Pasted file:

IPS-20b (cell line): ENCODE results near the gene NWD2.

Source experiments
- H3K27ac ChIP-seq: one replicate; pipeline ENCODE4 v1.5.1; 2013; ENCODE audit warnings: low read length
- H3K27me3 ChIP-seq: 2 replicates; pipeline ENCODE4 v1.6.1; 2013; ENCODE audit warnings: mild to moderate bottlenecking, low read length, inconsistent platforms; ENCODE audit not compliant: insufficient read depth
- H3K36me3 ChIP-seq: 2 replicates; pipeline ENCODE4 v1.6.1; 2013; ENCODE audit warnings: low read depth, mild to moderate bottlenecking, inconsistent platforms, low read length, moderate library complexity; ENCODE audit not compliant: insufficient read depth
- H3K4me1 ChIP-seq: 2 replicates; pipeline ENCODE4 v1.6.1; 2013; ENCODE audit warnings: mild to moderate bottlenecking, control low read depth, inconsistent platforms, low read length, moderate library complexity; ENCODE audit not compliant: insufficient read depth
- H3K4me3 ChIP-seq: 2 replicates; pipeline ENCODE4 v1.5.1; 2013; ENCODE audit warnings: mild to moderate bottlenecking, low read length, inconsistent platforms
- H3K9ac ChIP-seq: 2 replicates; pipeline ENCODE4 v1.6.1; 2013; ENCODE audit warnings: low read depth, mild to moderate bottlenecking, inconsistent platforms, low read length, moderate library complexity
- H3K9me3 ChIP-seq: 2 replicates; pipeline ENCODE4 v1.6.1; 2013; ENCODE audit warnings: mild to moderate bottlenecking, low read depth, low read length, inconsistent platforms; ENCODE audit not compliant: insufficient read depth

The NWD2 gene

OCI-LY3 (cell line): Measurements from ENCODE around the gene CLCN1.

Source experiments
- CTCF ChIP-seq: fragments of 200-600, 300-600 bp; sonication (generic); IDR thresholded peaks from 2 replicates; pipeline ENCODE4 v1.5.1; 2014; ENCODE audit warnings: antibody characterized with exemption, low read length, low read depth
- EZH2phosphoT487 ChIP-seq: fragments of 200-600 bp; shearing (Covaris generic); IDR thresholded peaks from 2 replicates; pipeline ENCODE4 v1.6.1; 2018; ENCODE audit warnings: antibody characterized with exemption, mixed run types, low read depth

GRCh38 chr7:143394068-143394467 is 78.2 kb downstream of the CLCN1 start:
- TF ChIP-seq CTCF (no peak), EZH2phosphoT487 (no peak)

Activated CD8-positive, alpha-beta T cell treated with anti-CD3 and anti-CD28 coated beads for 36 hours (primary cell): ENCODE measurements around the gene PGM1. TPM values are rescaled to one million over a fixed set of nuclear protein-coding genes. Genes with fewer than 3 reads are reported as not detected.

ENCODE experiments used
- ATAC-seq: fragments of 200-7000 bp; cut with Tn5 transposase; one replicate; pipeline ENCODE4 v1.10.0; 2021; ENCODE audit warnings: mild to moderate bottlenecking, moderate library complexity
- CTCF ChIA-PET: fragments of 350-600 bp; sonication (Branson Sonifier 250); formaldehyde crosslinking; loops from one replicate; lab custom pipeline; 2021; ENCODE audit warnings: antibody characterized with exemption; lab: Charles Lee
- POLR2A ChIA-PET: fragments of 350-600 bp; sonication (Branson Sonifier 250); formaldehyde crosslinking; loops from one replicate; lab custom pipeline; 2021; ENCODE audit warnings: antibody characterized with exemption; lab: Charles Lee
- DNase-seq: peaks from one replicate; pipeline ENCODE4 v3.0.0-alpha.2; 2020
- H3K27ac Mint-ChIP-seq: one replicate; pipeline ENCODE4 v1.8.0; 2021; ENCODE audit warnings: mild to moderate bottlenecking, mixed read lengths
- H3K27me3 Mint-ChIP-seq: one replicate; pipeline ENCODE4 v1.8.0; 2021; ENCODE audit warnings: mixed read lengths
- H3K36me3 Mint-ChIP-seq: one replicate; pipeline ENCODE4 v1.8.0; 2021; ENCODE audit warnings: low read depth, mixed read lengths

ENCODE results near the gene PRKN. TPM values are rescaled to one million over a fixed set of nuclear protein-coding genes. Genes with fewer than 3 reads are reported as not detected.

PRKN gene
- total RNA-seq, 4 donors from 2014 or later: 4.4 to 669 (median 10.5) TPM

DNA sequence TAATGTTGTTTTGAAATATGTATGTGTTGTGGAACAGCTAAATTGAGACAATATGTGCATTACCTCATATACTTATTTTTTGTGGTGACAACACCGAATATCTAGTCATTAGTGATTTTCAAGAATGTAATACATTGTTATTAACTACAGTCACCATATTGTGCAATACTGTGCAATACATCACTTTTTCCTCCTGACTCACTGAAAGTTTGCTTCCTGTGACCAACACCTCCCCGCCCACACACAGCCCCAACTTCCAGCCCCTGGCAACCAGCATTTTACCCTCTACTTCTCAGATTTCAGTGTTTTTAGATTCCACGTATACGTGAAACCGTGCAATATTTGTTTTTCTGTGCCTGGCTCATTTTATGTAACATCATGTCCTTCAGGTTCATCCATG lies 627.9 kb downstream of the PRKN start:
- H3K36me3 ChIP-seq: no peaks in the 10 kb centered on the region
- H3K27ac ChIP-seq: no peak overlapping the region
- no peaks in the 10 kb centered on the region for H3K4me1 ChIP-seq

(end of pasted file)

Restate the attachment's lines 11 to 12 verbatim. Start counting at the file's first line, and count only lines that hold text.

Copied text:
OCI-LY3 (cell line): Measurements from ENCODE around the gene CLCN1.

Source experiments